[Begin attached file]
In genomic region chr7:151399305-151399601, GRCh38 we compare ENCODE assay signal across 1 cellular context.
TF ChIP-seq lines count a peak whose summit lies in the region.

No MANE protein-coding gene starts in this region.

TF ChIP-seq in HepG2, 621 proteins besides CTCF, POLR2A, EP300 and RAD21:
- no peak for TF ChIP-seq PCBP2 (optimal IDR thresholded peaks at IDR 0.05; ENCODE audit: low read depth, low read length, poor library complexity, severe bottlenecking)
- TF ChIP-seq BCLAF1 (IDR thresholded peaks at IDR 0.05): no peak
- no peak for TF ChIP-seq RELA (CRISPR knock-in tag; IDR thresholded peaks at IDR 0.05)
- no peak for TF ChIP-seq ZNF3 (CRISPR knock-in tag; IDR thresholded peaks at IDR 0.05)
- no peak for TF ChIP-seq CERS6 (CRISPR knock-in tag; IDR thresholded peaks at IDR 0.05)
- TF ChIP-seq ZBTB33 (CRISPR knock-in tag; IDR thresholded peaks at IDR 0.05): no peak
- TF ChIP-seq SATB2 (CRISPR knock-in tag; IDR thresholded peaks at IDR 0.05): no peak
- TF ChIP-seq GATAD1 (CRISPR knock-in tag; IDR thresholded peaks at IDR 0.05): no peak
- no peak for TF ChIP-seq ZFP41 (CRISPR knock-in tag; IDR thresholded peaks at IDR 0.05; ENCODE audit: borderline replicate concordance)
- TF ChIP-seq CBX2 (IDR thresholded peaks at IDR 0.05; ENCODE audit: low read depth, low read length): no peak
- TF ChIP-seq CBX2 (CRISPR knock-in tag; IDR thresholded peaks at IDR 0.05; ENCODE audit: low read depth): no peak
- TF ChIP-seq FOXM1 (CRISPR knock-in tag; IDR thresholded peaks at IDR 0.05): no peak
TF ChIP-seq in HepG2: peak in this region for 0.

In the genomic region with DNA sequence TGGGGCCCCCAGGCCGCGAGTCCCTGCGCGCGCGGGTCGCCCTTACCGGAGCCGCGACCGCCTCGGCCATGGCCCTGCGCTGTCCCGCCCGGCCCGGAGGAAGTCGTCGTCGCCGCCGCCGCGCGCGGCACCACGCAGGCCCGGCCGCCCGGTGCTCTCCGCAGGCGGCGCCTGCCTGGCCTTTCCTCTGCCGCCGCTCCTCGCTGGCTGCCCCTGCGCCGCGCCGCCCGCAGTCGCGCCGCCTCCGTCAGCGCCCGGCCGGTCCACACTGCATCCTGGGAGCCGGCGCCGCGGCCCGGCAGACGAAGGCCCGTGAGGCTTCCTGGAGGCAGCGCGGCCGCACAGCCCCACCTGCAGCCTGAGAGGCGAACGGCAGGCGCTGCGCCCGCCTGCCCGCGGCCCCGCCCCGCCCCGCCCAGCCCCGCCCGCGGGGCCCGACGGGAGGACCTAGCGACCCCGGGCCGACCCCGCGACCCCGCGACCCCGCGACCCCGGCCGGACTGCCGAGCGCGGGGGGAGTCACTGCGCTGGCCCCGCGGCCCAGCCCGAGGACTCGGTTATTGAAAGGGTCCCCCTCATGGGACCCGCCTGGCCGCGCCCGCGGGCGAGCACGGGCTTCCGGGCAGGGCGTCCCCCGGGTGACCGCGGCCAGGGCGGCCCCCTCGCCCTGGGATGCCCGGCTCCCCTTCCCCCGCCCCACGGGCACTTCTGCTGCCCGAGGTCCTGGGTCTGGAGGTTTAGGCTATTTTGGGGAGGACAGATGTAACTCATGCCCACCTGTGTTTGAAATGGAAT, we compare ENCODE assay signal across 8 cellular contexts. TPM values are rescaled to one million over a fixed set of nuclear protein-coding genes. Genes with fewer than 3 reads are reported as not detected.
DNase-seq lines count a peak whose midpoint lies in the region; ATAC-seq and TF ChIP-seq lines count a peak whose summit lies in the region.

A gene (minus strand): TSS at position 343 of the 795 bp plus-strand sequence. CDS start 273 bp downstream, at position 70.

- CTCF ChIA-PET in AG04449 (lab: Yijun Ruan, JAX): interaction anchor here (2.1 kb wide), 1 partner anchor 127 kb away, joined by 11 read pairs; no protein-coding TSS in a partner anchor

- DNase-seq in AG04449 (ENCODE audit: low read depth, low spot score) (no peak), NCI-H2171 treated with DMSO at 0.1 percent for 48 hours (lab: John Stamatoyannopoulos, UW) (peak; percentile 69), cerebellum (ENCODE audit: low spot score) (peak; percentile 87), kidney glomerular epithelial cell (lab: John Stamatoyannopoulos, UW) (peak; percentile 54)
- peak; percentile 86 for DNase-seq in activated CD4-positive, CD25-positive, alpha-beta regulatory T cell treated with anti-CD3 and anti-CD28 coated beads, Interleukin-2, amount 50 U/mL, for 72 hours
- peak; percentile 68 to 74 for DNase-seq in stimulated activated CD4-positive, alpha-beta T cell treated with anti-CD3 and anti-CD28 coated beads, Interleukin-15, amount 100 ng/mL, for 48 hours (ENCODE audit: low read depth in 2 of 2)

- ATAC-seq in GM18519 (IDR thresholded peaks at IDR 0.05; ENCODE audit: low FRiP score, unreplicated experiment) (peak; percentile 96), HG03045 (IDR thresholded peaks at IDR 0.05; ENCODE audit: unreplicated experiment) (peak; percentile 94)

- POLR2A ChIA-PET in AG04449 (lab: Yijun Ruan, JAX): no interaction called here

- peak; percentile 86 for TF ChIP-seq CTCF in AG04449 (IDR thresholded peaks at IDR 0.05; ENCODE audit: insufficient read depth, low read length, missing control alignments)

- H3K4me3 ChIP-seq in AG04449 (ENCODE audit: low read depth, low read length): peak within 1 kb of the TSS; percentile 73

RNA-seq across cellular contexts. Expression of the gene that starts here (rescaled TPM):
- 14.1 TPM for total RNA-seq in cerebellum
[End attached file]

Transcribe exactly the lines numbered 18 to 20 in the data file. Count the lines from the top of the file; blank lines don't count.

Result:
In the genomic region with DNA sequence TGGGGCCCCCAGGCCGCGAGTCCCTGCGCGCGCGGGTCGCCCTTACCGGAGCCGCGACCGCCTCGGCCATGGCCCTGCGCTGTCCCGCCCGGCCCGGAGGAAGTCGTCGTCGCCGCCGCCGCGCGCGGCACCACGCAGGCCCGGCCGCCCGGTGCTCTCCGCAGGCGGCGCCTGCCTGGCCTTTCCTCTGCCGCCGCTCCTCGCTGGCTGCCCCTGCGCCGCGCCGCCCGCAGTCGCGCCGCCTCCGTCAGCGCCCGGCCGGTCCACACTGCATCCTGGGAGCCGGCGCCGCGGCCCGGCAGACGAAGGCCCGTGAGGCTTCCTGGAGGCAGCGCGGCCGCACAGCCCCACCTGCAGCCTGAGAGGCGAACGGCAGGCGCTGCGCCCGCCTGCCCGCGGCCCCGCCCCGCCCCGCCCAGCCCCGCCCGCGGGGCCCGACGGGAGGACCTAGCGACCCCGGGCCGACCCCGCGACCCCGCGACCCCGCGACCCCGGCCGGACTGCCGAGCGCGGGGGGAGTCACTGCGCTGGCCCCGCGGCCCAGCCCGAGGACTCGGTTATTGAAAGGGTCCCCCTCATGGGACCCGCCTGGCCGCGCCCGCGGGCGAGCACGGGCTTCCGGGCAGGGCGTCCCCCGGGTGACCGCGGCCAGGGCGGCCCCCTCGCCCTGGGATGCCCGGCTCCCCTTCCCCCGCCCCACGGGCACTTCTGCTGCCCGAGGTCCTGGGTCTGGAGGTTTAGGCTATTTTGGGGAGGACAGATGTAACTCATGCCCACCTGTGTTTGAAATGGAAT, we compare ENCODE assay signal across 8 cellular contexts. TPM values are rescaled to one million over a fixed set of nuclear protein-coding genes. Genes with fewer than 3 reads are reported as not detected.
DNase-seq lines count a peak whose midpoint lies in the region; ATAC-seq and TF ChIP-seq lines count a peak whose summit lies in the region.

A gene (minus strand): TSS at position 343 of the 795 bp plus-strand sequence. CDS start 273 bp downstream, at position 70.